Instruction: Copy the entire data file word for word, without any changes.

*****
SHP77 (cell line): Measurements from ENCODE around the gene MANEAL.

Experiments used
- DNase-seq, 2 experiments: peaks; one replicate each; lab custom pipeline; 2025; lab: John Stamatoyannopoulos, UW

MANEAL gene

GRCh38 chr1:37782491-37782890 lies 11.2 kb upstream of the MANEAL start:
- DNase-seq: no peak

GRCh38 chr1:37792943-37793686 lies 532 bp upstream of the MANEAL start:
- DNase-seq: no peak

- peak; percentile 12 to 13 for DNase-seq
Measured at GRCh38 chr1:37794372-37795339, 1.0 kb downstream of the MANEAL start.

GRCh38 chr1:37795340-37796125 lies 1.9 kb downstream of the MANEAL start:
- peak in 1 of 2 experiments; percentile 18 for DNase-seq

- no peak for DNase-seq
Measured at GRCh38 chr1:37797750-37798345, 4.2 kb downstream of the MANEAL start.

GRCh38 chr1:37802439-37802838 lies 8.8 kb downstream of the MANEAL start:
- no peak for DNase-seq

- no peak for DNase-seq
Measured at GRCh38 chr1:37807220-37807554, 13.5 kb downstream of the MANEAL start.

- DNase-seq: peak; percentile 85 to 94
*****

SHP77 (cell line): Measurements from ENCODE around the gene MANEAL.

Experiments used
- DNase-seq, 2 experiments: peaks; one replicate each; lab custom pipeline; 2025; lab: John Stamatoyannopoulos, UW

MANEAL gene

GRCh38 chr1:37782491-37782890 lies 11.2 kb upstream of the MANEAL start:
- DNase-seq: no peak

GRCh38 chr1:37792943-37793686 lies 532 bp upstream of the MANEAL start:
- DNase-seq: no peak

- peak; percentile 12 to 13 for DNase-seq
Measured at GRCh38 chr1:37794372-37795339, 1.0 kb downstream of the MANEAL start.

GRCh38 chr1:37795340-37796125 lies 1.9 kb downstream of the MANEAL start:
- peak in 1 of 2 experiments; percentile 18 for DNase-seq

- no peak for DNase-seq
Measured at GRCh38 chr1:37797750-37798345, 4.2 kb downstream of the MANEAL start.

GRCh38 chr1:37802439-37802838 lies 8.8 kb downstream of the MANEAL start:
- no peak for DNase-seq

- no peak for DNase-seq
Measured at GRCh38 chr1:37807220-37807554, 13.5 kb downstream of the MANEAL start.

- DNase-seq: peak; percentile 85 to 94